The student/teacher ratio was defined as 11-6, inclusive of special education teachers who are working with smaller class sizes. The average general education class size for grades K-5 is 23 students, and the average class size in the secondary level is 26 students.
Addressing the possibility of closing the Chestnut Street School, the district estimated $500,000 in savings if it is shut down, and explained that two classrooms would be needed at the Cornwell Avenue School and four plus one self-contained special education classroom at the George Washington School, should Chestnut Street be closed.
The district anticipates a reduction of $500,000 in transportation costs, or approximately 12 percent for 2013-14, and rejected claims that transportation costs have increased 40 percent. In 2012, the district set a goal to reduce the transportation budget by $1 million , which they reached.
“We will tighten our coordination of out-of-district routes with our surrounding school districts, and move to a more economical model of bidding and vehicle use that was proven to work this year,” the district stated in a response to questions raised at the February 6 budget cafe.
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Drivers—get ready to slow down. Nassau County is currently in the process of installing school zone speed cameras in an effort to enhance safety by encouraging drivers to travel with caution, as well as support law enforcement efforts to crack down on violators and prevent accidents caused by speeding.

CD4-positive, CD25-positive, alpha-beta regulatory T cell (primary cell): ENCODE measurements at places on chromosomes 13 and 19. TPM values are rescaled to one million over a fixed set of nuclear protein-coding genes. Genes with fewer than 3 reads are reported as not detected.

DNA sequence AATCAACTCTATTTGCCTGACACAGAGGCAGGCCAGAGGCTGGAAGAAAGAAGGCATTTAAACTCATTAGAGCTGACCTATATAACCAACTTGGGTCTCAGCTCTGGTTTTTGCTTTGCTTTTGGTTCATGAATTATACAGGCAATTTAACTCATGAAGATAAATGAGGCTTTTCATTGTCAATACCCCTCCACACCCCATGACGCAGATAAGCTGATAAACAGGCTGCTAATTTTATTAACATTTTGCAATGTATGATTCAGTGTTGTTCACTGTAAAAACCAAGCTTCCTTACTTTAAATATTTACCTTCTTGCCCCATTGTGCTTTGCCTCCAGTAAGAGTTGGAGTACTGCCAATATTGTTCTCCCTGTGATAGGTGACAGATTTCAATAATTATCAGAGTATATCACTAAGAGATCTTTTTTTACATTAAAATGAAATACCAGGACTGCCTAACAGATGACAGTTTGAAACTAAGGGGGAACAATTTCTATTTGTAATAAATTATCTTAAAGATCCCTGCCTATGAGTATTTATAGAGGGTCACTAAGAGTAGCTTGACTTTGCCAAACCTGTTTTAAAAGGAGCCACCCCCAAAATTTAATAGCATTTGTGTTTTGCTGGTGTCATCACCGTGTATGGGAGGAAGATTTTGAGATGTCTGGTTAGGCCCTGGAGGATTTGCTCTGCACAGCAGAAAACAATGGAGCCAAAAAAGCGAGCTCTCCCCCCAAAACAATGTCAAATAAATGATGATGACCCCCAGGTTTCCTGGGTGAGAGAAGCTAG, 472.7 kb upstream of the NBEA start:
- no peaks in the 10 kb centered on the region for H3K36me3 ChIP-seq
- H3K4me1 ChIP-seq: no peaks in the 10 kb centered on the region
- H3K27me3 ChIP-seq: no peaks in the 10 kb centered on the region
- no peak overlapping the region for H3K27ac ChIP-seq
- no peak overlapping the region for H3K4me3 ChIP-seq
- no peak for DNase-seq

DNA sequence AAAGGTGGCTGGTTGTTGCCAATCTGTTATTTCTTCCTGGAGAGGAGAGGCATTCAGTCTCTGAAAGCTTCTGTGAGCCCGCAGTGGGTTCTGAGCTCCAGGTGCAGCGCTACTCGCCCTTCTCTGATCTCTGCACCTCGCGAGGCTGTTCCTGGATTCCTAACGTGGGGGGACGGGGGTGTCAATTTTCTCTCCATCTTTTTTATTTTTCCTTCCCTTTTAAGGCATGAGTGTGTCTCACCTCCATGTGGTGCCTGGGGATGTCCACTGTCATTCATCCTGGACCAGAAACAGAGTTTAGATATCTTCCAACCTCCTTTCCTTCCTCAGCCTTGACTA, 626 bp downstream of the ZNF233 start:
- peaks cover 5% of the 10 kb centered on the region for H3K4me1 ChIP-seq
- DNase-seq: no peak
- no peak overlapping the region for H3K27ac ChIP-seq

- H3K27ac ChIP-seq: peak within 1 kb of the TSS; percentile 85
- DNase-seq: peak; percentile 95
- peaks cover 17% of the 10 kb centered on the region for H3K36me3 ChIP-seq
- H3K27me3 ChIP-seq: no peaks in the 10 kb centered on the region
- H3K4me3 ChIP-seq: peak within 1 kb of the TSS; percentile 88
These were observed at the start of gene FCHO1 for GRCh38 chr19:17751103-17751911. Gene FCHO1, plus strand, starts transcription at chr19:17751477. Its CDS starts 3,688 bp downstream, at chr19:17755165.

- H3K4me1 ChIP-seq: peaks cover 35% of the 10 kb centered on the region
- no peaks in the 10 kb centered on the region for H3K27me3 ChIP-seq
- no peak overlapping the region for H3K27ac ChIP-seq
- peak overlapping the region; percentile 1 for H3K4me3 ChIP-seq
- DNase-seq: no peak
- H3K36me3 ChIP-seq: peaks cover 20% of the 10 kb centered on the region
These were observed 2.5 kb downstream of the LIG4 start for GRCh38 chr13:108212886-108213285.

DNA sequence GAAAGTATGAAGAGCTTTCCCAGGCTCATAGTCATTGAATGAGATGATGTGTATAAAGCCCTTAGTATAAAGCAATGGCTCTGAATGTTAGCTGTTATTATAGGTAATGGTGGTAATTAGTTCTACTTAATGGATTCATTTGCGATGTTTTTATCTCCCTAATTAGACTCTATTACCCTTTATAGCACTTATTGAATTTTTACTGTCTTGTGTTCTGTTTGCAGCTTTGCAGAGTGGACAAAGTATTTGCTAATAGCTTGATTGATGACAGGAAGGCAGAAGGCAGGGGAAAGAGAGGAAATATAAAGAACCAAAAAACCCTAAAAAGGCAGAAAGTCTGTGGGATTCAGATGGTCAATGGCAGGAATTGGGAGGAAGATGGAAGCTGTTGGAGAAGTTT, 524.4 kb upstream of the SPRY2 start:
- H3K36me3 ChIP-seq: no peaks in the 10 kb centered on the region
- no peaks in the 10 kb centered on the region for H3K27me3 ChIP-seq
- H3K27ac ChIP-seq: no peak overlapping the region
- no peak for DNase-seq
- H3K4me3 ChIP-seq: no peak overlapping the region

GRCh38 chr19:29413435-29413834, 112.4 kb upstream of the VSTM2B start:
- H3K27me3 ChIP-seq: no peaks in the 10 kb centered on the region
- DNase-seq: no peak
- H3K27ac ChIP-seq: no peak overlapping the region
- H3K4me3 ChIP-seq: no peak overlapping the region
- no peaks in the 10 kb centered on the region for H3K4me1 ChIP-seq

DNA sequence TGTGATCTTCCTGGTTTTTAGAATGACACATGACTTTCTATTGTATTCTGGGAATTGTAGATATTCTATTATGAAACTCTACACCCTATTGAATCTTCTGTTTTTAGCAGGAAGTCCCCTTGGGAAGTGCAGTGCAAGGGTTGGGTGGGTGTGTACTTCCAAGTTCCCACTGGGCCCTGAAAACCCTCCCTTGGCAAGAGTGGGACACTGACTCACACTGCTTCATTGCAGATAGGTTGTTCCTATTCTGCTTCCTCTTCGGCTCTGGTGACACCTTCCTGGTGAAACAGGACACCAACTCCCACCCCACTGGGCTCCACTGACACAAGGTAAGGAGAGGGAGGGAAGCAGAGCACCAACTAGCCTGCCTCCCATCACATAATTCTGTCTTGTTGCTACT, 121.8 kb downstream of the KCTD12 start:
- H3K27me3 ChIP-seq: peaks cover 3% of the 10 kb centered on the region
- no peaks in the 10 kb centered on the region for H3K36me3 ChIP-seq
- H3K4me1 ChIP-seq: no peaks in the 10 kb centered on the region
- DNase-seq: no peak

Nassau County officials say Sewanhaka High School will receive a camera on Covert Avenue, which spans the eastern stretch of the property. Tulip Avenue runs in front of the high school and was also considered. Cameras could begin operation in September.
Last Updated (Wednesday, 27 August 2014 09:06) Friday, 29 August 2014 00:00
The Village of New Hyde Park finished its Operation Main Street project just in time, because the town’s eligibility for federal funds is shrinking, officials announced last week.
“The qualifications revolve around money,” trustee Donald Barbieri said. “Like how much income is being earned by people in the area. I guess as seniors move on, you can’t buy an [expensive home] and it changed the demographic, shrinking our eligible area.”
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New York Mets pitcher Zack Wheeler and catcher Travis d’Arnaud brightened the day for some patients at Cohen Children’s Medical Center last week in New Hyde Park, posing for pictures and handing out gifts and autographs. The players hung out with the kids in the afternoon, playing video games and answering questions.
They also found the time to make the rounds, stopping by bedsides to spread some cheer. Mr. Met also joined the tour and was a big hit with the children, who peppered him with questions about everything from his four-fingered hand to the whereabouts of the missing Mrs. Met.
Thursday, 28 August 2014 00:00
The Sewanhaka Indians football team has a season of change in store.
The Indians have moved up from Conference III to Conference II, due to an increase in enrollment, and are set to face teams that they have never seen before, according to head coach George Kasimatis.
“It is hard to gauge where we will be in this conference,” he said. “There is a lot of uncertainty as where we fit in.”